Here's what we do for that. It's not cloud-based, but it is source-control-backed, like (I hope) your code already is.
Tools and technologies involved:
your favorite editor for XML files (WYSIWYG possible)
XSLTProc (with ant, but you could do make or something else instead)
XEP (PDF generator)
(deprecated, but I'll mention it anyway): HTMLHelp Compiler
We write our documentation source against the DocBook DTD. This is a well-established documentation standard, and while the whole spec is big, you probably only need about 20 XML elements (tags). All the usual stuff is there -- divisions (book, chapter, section, etc), formatting (emphasis, code, etc), semantics (classname, methodname, command, guielement, etc), indexing, TOC, and so on.
Alongside the DocBook XML source are stylesheets that translate your XML input into whatever output you like. DocBook comes with some of these. We feed the XML source and the stylesheets to XSLTProc to produce an intermediate output, formatting objects (FO). We then have a step to transform that into PDF (using XEP), HTML (using XSLTProc), and (we don't do this part any more) a CHM file of HTML doc (using HTMLHelp Compiler).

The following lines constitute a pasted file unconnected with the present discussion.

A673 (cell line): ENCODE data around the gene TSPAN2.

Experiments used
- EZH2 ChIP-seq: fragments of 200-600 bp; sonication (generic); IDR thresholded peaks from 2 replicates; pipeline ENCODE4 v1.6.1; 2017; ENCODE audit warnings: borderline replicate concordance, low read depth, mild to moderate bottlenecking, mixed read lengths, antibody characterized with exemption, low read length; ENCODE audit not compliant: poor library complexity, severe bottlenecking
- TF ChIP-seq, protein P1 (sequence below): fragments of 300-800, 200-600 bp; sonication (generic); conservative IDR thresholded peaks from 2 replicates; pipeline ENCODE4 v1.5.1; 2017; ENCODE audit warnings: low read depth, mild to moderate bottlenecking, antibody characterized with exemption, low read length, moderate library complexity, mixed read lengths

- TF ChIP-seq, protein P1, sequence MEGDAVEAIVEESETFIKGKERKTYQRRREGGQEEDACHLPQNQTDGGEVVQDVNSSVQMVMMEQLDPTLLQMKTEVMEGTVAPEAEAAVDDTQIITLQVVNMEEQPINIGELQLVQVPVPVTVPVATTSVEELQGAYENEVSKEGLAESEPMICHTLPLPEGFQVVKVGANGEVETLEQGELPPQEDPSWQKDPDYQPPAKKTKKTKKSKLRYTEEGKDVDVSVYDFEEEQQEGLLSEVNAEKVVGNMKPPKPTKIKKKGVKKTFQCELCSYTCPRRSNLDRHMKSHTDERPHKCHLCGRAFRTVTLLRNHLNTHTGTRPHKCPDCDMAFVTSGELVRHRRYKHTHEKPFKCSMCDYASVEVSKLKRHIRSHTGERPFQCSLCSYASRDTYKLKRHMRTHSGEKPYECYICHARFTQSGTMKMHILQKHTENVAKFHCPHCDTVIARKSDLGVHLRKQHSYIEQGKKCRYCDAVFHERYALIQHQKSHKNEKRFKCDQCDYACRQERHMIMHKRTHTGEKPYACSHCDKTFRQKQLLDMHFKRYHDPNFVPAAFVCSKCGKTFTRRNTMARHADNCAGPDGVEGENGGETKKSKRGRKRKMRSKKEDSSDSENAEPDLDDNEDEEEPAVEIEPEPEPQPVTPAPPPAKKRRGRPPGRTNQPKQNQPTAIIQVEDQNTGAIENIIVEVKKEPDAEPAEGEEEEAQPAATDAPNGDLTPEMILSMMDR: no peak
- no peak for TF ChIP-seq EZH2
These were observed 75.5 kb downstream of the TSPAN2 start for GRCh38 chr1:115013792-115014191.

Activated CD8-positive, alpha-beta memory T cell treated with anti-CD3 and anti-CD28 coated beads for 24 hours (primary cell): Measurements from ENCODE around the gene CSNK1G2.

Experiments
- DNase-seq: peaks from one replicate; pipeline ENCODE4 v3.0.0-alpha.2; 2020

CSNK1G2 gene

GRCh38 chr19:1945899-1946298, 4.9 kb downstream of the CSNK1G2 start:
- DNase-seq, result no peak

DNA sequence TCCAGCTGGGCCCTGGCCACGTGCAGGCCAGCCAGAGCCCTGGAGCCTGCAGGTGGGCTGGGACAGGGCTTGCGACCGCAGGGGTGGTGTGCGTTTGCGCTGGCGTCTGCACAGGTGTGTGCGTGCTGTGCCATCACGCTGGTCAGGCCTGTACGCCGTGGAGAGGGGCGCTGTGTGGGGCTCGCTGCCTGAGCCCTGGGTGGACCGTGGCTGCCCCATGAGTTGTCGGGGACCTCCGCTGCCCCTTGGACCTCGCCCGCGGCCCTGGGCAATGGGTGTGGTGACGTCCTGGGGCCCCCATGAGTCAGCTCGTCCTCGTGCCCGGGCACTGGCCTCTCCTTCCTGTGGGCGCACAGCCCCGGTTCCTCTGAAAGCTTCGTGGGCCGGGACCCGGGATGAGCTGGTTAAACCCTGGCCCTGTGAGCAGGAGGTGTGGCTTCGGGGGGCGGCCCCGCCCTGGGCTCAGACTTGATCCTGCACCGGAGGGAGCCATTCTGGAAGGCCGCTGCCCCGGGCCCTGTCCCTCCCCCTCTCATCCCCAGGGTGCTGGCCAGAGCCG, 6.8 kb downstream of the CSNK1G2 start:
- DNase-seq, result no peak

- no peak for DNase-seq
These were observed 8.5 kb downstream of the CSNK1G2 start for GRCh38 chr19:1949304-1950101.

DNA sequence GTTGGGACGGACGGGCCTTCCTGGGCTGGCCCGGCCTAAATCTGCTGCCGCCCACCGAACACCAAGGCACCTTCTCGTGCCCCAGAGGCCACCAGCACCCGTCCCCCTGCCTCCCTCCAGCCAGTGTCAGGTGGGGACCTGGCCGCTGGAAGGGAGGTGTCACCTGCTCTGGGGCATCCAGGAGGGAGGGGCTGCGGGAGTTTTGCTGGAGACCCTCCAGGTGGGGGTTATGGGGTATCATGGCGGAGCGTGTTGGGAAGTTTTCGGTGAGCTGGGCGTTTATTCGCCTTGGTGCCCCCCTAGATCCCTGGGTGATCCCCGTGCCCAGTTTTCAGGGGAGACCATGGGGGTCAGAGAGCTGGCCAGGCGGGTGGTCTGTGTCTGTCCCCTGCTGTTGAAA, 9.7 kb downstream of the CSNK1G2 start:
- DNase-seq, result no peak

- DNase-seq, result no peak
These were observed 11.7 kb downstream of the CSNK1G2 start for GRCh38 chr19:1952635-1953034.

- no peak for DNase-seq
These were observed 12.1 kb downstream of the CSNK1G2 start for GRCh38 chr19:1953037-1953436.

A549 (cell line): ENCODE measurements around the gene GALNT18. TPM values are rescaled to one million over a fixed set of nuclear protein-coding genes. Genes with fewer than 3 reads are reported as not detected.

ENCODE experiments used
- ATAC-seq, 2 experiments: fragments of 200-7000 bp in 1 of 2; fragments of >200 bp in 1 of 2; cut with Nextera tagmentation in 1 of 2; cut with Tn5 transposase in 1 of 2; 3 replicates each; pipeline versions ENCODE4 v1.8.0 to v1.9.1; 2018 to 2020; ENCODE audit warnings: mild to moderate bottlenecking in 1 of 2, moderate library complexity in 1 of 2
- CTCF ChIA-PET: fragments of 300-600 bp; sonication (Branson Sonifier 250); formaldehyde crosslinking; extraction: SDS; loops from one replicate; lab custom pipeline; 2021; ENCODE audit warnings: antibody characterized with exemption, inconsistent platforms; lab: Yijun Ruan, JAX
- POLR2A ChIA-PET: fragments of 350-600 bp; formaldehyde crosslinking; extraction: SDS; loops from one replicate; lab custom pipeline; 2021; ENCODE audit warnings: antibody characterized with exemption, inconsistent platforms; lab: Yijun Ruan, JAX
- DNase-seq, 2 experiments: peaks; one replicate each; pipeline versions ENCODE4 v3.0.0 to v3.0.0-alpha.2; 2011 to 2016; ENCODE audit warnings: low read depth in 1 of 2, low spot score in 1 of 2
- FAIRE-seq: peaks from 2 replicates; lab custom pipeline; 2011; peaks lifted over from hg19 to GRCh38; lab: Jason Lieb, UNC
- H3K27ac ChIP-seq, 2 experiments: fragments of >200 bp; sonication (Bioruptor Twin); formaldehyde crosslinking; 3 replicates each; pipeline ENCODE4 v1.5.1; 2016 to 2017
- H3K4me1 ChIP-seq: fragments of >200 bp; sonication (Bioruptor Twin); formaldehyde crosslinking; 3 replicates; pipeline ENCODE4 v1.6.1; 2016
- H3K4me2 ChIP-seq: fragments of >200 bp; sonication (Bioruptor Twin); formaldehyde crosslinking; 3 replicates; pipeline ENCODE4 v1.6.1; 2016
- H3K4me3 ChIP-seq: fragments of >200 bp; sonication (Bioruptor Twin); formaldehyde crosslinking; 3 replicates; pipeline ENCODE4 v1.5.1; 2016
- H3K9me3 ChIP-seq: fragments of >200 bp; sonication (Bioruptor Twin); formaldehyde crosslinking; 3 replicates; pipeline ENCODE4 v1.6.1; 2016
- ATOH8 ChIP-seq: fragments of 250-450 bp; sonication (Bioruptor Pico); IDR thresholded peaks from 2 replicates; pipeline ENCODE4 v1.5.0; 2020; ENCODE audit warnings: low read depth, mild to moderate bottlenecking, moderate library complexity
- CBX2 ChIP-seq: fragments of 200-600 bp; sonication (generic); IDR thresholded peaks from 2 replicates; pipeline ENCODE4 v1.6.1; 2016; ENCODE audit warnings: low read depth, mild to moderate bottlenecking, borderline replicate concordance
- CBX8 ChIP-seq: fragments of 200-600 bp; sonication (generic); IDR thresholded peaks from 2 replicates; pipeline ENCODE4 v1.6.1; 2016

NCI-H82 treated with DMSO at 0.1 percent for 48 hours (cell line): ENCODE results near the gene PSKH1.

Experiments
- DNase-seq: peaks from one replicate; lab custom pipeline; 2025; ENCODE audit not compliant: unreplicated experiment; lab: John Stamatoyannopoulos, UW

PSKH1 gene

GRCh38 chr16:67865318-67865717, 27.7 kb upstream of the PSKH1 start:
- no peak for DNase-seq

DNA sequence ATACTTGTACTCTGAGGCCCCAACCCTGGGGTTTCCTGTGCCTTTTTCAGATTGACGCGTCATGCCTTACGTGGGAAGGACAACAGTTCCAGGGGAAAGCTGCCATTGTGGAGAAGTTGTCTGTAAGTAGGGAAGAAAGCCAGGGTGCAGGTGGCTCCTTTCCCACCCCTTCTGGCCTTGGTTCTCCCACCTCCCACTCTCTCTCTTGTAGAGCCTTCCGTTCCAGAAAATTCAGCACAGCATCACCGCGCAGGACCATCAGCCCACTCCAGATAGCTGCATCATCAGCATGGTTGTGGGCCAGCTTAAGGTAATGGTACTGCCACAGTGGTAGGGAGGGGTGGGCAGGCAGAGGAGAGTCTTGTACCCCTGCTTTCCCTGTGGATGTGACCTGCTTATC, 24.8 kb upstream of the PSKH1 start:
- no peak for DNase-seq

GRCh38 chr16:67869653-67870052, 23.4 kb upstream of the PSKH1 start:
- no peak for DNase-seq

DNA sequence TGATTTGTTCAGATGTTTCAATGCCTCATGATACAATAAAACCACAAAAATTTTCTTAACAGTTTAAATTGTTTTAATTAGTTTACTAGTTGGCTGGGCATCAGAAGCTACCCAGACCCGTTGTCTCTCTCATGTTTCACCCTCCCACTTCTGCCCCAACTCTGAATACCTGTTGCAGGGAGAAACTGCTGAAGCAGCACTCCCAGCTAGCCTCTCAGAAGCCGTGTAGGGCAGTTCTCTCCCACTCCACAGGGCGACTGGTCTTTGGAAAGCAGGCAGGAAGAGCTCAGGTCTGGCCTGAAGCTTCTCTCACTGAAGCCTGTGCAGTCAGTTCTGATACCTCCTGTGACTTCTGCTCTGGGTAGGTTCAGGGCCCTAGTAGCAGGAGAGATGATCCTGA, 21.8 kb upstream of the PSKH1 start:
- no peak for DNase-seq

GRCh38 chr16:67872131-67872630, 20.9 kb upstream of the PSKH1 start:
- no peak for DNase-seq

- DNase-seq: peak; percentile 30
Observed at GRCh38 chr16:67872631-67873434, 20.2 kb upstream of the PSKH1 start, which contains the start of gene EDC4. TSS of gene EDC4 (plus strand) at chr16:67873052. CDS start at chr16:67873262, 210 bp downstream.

We pack all those generation steps up into an ant build file (ant is what we use for our software builds already), but there's no reason you couldn't do it through make or whatever your build tool of choice is.
The XML source is checked into source control and collaboration is accomplished in the usual way. XML supports file inclusion, so you can modularize your books however you like. Because the docs are in our source-control system, it's easy to branch and tag them, and the automated nightly builds include documentation.
Because the source is XML, not some binary format, diff and merge work as you would expect, and you can use whatever editor you like. Some of our people use Abortext Epic (pretty high-end), some use Oxygen, some use NotePad+XML, and at least one old-fashioned person (ahem) uses emacs.